2016-09-24 By Danny Lam
Whether it is Hillary Clinton or Donald J. Trump who is the next President, Canada’s current defense capabilities will come into the cross hairs.
Post-election, an incoming President or Prime Minister will “settle in” as campaign rhetoric and realities collide on inauguration. Abrupt shifts in policy, like incoming US House of Representatives Speaker Newt Gingrich reversing course to help pass NAFTA after being briefed, are common.
While Canadians can take comfort in the second largest bi-lateral trading relation in the world with the US, in defense, storm clouds are gathering as Canada and the US have taken sharply divergent paths in elections a year apart.
Bromance will be no more.
Candidate Trump, like others before him, will focus foremost on national and homeland security and more likely than not an economy overdue for recession by 2017.
He must simultaneously improve defense capabilities and create new, well paying jobs for Americans. Those priorities change the traditional dominance of trade and border security and elevate the importance of Canada carrying a fair share of the defense burden.
There will be continuity between Trump or Clinton and Obama in as US leaders share a view dictated by American interests with Canada.
The difference will be in tone and volume, but not substance.
Canada was not publicly singled out by President Obama in March, 2016 to be a free rider like Saudi Arabia and European allies despite being privately reminded of commitments made by the Harper government and since broken.
While Donald Trump has not spoken of this issue, when he is briefed about Canada’s desultory defense spending of 0.9% GDP, he will note that Canada is perhaps the most egregious free rider in NATO, comparable in scale to Germany and Japan.
Australia, with greater threats to their sovereignty than Canada, raised their defense spending to almost 2% GDP.
Why would not either President Hillary Clinton or President Trump demand at least the Australian level of effort from Canada, notably because Canada’s defensive weakness enhances direct threats to the United States as well?
Canada’s current government, through a combination of delayed procurement, cuts and stretch outs, or diversion of defense funding to personnel costs like pensions and benefits, effectively lowered defense spending to below Harper government levels.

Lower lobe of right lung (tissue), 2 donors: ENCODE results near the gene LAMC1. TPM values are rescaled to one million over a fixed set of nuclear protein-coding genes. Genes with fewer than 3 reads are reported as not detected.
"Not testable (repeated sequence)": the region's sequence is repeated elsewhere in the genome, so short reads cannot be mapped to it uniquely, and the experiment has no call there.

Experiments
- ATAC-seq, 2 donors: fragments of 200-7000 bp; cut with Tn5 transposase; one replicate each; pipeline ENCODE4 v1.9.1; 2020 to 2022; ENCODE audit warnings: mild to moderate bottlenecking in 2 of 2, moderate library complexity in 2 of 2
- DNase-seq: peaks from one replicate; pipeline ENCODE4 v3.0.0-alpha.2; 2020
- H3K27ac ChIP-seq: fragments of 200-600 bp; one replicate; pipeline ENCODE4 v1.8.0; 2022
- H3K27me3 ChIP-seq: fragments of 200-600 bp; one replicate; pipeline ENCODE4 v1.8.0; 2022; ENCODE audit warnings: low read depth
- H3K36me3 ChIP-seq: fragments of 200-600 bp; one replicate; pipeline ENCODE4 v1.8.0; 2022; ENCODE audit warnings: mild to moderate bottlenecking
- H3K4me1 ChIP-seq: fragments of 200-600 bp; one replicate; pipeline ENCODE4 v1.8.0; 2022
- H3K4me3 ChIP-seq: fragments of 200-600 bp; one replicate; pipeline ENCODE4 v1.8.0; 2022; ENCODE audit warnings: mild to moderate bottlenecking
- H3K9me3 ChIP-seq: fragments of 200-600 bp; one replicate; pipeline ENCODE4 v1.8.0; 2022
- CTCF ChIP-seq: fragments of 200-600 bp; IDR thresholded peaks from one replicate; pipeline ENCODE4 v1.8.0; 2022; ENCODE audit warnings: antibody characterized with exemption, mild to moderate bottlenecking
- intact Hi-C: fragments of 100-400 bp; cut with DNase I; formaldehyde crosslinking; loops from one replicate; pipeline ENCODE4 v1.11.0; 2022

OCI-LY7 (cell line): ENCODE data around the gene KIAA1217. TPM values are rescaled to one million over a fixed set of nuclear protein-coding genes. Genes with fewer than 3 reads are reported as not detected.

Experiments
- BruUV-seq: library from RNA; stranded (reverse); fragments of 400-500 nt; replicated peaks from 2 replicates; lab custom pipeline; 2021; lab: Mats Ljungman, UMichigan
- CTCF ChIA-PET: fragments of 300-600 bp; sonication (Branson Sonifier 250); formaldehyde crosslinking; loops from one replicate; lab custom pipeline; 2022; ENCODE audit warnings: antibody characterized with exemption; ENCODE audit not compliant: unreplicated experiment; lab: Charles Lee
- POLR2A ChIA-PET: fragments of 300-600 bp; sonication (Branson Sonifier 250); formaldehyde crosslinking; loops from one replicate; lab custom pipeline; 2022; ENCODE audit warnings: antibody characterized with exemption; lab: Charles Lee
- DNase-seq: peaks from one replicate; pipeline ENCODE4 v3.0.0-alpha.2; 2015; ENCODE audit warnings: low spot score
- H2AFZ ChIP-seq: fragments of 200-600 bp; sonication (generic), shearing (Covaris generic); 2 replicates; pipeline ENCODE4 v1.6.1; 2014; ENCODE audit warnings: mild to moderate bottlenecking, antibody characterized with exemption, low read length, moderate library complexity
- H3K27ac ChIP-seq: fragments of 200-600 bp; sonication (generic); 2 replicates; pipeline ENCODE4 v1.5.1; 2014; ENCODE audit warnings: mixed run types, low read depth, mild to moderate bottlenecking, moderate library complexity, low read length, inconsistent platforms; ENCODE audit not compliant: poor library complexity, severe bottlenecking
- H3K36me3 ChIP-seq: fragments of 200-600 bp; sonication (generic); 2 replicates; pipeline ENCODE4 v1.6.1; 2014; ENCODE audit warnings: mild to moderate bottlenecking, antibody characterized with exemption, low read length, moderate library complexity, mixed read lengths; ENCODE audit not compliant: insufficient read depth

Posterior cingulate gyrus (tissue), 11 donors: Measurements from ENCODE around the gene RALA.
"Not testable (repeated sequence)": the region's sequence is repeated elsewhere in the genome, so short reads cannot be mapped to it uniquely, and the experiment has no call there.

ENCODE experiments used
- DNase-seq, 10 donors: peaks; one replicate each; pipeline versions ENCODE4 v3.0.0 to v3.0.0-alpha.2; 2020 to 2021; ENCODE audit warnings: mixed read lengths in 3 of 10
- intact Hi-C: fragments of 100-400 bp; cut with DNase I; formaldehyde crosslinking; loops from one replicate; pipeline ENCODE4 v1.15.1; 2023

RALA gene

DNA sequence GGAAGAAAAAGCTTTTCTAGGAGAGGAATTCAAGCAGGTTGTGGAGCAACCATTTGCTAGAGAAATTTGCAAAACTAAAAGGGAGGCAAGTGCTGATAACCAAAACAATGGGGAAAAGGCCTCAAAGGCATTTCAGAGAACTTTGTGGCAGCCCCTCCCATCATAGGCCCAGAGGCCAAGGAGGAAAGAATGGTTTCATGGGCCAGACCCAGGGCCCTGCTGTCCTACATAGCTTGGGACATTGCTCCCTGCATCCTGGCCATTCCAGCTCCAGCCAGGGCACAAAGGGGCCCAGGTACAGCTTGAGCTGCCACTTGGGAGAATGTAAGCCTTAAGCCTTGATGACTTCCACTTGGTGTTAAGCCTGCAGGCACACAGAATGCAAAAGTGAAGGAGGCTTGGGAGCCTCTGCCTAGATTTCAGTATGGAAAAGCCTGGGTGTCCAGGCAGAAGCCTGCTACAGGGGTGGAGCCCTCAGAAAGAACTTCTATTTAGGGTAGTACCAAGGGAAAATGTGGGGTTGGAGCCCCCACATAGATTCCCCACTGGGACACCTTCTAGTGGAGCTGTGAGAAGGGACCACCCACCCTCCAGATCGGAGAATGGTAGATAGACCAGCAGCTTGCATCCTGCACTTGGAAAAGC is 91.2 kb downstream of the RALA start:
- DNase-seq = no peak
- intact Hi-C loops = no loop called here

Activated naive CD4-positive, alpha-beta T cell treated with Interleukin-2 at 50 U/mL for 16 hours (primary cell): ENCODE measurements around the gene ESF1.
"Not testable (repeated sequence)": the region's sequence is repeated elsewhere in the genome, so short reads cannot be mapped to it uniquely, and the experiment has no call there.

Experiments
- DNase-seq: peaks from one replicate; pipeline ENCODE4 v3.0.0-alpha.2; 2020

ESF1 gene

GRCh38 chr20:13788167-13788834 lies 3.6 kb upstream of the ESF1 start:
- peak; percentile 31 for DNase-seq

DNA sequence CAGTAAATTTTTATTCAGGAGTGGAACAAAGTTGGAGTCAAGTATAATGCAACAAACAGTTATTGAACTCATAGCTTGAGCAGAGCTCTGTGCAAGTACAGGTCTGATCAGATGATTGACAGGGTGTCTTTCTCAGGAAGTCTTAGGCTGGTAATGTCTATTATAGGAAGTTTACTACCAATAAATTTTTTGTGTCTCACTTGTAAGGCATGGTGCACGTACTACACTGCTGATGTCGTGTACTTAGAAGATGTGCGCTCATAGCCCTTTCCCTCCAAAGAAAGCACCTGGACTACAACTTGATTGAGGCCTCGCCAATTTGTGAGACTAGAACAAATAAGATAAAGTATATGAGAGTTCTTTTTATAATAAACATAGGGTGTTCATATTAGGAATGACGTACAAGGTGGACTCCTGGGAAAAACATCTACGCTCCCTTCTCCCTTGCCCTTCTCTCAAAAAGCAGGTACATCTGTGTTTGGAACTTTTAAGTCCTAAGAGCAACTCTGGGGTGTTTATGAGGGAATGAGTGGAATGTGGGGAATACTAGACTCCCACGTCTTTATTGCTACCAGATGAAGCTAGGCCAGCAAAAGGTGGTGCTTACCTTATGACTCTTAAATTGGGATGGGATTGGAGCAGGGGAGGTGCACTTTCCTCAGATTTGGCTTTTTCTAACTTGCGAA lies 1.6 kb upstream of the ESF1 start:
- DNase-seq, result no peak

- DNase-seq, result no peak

Adding insult to injury, recent Canadian defense cuts were made along with large increases in federal and provincial government spending on favored social programs, financed by deficits.
President Obama’s speech to Parliament in June called on Canada to “contribute its full [defense] share”; it had no discernable effect.
Trump (or Clinton) will almost certainly insist that lopsided security deals like Canada’s have to be renegotiated.
Will he will renegotiate en mass with NATO all at once, bilaterally in updating agreements like NORAD, or act unilaterally?
Canada should anticipate an end to free riding on US defense expenditures and make plans to benefit from the changes coming.
A new US Administration will likely not tolerate an alliance that “does not work and is far from working” for long.
Canadians need to make a choice as to whether our sovereignty, freedom, democracy and values are worth defending.
And do what it takes to provide for an adequate defense.
Dr Danny Lam is an independent analyst based in Calgary.
Views expressed are his own and do not represent any organizations he is affiliated with.
Editor’s Note: With the enhanced direct threats to North America discussed by Admiral Gortney when he was NORTHCOM/NORAD Commander, it is not so much a question of a “free ride” for Canadian defense, it is the inability to defend North America caused in part by the gaps opened by missing capabilities within Canada for its OWN defense.
Although Trump has raised the allied issue most directly, this defense gap is not going to go away by simply by ignoring it.
For an earlier piece by Danny Lam, see the following: